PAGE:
Virginia Sen. Virgil H. Goode Jr. (D-Franklin) thought he had the state's budget all figured out today until some of the Senate's power brokers showed him otherwise.
"It's just priorities," protested Goode, a country lawyer with a thick mountain drawl, describing the $11.6 billion spending program for 1980-82 that he and his 39 Senate colleagues scrutinized for about five hours today.
Goode was claiming a right to have a say about the spending decisions already reached by the Senate Finance Committee, whose members had spent days poring over Gov. John N. Dalton's budget and were now unveiling their recommended cuts and additions.
But as senators who had not served on the committee began questioning increased allocations for the General Assembly, cuts in community alcohol and drug abuse programs and a $1.5 million appropriation to lease a new plane for the governor, they learned the recommendations were set in concrete.
If even one item was changed, warned Senate Majority Leader Hunter B. Andrews (D-Hampton), "we're going to have an unbalanced budget." And since that would mean more work by the committee, Andrews bluntly told those asking all the questions, "we'll take a note of the red votes" against any of the committee's recommendations. The Senate's actions are tabulated on a board on which "no" votes appear as red lights and "yes" votes are green.
State Sen. Edward E. Willey (D-Richmond), the panel's crusty chairman, put it less delicately: "Just put those red lights up there and see what happens . . . we'll be here until July."
"I'm going to vote no," he said of the committee's decision to cut some $3.4 million from community services programs approved in the House of Delegates' version of Dalton's budget. He suggested the Senate could make up the difference by cutting funds the committee approved for Dalton's plane and a pharmacy school.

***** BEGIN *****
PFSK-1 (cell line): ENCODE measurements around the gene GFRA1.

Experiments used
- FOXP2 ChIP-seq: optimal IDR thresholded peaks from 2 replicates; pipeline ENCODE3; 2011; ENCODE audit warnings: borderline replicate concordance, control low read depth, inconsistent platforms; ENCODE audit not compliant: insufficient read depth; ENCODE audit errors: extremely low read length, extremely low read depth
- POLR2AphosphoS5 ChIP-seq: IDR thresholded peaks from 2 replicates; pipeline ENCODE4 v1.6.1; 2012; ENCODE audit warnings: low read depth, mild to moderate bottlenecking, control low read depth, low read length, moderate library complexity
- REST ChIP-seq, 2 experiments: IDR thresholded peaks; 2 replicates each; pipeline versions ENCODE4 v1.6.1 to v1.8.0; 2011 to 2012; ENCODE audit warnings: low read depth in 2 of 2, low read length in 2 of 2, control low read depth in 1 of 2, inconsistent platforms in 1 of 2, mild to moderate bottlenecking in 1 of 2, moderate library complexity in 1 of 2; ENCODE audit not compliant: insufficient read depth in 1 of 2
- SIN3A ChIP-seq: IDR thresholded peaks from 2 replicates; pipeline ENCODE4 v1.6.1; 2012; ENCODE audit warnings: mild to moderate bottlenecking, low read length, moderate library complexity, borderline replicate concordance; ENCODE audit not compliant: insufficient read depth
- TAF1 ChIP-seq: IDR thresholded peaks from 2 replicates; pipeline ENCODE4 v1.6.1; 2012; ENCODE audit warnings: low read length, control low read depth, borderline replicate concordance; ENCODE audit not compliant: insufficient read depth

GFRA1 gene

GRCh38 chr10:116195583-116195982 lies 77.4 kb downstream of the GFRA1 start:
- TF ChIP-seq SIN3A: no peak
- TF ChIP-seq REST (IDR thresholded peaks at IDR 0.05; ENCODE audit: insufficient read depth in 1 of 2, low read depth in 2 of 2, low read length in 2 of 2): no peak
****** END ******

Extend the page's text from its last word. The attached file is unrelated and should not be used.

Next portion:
"Why should the state's top executives live like kings when the average citizens are going to have a gasoline tax slapped on them?" Goode argued.
Several senators, took the floor to tell Andrews and Willey they resented being "threatened," and freshman state Sen. Richard L. Saslaw (D-Fairfax) said he thought the budget bill should be open to criticism like any other piece of legislation.
"Why are we supposed to sit here and vote for all the committee amendments?" he complained.
More veteran members of the Senate cautioned other lawmakers against getting too emotionally involved with pet projects.
"My daughter has already called me and said, 'Daddy, don't you mess with my program,'" said state Sen. William E. Fears (D-Accomack), whose daughter works in one of the community treatment facilities that would be affected by the budgetary trims.
Ultimately, Fears and most of the Senate approved the committee's budget recommendations 32 to 7, sending the governor's budget bill to a conference committee to work out spending differences with the House before adjournment on Saturday.
By then, Andrews had risen on the Senate floor to "sincerely and humbly" apologize to any senators he might have offended.
"Who am I to threaten anyone?" asked the man who virtually dominates the Senate's major committees. "I'm just a little old senator from Hampton."
Though Andrews said he was only trying to move through the budget quickly and avoid a long-running session late Saturday night, State Sen. L. Douglas Wilder (D-Richmond) said he had not misunderstood the majority leader at all.
"I didn't interpret what he said as a threat -- I knew it was a promise," said Wilder as the rest of the Senate burst into laughter.